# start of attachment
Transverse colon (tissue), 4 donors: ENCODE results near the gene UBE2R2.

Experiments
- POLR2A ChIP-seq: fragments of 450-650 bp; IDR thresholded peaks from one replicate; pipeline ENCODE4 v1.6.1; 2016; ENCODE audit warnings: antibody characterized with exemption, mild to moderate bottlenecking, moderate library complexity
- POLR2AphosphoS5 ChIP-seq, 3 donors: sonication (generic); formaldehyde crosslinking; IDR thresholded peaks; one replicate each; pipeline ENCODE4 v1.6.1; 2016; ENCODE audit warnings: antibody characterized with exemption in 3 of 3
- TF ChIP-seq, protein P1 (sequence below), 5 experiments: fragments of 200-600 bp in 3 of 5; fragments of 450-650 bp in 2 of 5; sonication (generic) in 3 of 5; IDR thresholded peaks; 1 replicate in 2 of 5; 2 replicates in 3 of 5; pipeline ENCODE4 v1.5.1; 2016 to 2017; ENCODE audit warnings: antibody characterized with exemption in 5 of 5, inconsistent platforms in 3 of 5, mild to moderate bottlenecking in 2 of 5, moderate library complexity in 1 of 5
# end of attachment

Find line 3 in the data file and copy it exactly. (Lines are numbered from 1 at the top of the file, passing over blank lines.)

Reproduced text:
- POLR2A ChIP-seq: fragments of 450-650 bp; IDR thresholded peaks from one replicate; pipeline ENCODE4 v1.6.1; 2016; ENCODE audit warnings: antibody characterized with exemption, mild to moderate bottlenecking, moderate library complexity